We read Dickens’s
Christmas Carol
tonight. We started before supper so Theo would be able to stay up for it. But he fell asleep on the rug in front of the fireplace, leaning up against Hamlet.

Good night, Ben. You are almost a year old. This book will be finished tomorrow. I am going to miss
writing to you.

But I got a lovely diary book, a fat one with big creamy pages, from Aunt for Christmas. Your clever mother always knows what I will be wanting.

Ben’s First Birthday

Boxing Day, December 26, 1920

Dearest Ben,

You slept in! We were all waiting for you to wake us up early as usual and you didn’t. Finally Theo began making a rumpus. He sang “Happy Birthday!” at the top of his voice and rushed about, stomping his feet, and at last you opened your eyes. And I was watching from the door and you saw me and you said, you actually said, “Fee.” Then you said, “Fifi.” But you can call me “Fifi” if you like, my sweet Ben.

Fan tried to get you to say “Fan,” but you didn’t. You didn’t say “Fifi” again either, but never mind. I know you will.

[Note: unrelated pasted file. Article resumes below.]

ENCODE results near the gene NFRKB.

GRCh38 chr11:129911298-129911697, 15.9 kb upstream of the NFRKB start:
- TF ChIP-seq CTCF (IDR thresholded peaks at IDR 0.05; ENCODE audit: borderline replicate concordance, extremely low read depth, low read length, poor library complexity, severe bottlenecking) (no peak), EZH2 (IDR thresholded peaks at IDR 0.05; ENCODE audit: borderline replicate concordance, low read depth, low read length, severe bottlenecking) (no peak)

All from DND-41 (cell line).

You love your presents. And you walked another step before you plunked down on your bottom. Such a clever child.

It was a lovely day from start to finish. Not one bit tangled. No frayed bits or ugly knots. I even told Fanny how jealous I had felt of Con when I began this book for you, and she gave me a tight hug.

People came to your birthday party, Ben. It seems strange to celebrate Jesus’s birthday one day and yours the next. It is also strange to know that we will still be singing to the Little Lord Jesus when you are blowing out five candles, or ten, and you are not our “little lord Ben” any longer.

But you will have this Birthday Book to remind you of how we felt when you were almost one and I wrote this for you and learned to love you with all my heart.

Good night, little lord Ben. Goodbye, Ben’s Book.



About the Author

Jean Little is one of Canada’s most beloved and distinguished authors. She has written fifty books, which have been translated into twenty languages. Among them are some of Canada’s best-loved works for children, such as
Mama’s Going to Buy You a Mockingbird
Mine for Keeps
From Anna
. Jean began writing as a child and has never stopped, despite the challenge of her blindness. She has received numerous national and international awards and has been made a member of the Order of Canada for her outstanding contribution to Canadian children’s literature.

Jean’s first book for the Dear Canada series,